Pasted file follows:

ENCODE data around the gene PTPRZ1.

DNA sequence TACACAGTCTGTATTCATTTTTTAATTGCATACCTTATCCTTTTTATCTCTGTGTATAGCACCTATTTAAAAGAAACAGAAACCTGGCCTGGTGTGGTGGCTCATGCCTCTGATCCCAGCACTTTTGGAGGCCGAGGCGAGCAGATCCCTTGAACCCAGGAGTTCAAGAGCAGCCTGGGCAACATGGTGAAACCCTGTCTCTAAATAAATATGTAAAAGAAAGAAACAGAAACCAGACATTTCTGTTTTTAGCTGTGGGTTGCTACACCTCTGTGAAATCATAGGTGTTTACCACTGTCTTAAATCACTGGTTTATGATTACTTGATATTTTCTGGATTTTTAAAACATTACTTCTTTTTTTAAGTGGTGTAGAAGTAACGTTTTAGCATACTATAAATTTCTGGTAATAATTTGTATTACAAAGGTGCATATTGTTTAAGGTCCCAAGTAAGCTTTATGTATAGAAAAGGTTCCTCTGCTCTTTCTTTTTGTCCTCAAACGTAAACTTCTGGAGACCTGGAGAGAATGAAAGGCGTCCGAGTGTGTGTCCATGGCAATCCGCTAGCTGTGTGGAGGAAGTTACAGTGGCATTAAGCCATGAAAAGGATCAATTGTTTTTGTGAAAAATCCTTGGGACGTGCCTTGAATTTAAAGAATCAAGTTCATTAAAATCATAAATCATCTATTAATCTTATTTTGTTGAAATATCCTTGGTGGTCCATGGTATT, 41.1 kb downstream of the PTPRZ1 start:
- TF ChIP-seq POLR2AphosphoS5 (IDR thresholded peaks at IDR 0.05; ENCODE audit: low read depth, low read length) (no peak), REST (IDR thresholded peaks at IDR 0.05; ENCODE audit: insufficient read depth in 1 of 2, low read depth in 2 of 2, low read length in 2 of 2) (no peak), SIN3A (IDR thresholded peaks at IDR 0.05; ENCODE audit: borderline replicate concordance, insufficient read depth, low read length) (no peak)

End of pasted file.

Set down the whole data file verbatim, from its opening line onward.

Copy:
ENCODE data around the gene PTPRZ1.

DNA sequence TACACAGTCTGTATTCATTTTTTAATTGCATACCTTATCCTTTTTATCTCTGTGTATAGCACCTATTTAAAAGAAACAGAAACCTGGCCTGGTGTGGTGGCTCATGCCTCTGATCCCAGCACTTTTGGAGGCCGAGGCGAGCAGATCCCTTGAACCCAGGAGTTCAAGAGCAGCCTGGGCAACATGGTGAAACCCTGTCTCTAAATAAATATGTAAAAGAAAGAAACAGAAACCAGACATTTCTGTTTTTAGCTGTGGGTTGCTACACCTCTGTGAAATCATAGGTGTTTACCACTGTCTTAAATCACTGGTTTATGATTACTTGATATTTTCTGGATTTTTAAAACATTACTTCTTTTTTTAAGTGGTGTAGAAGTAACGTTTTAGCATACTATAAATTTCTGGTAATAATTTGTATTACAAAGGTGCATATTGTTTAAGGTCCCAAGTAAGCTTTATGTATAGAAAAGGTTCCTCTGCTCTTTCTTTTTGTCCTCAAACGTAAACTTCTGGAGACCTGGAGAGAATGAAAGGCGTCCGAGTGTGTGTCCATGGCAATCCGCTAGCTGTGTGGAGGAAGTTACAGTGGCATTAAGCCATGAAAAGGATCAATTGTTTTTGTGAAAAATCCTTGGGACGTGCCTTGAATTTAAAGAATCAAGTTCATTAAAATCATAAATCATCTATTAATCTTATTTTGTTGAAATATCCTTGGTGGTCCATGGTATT, 41.1 kb downstream of the PTPRZ1 start:
- TF ChIP-seq POLR2AphosphoS5 (IDR thresholded peaks at IDR 0.05; ENCODE audit: low read depth, low read length) (no peak), REST (IDR thresholded peaks at IDR 0.05; ENCODE audit: insufficient read depth in 1 of 2, low read depth in 2 of 2, low read length in 2 of 2) (no peak), SIN3A (IDR thresholded peaks at IDR 0.05; ENCODE audit: borderline replicate concordance, insufficient read depth, low read length) (no peak)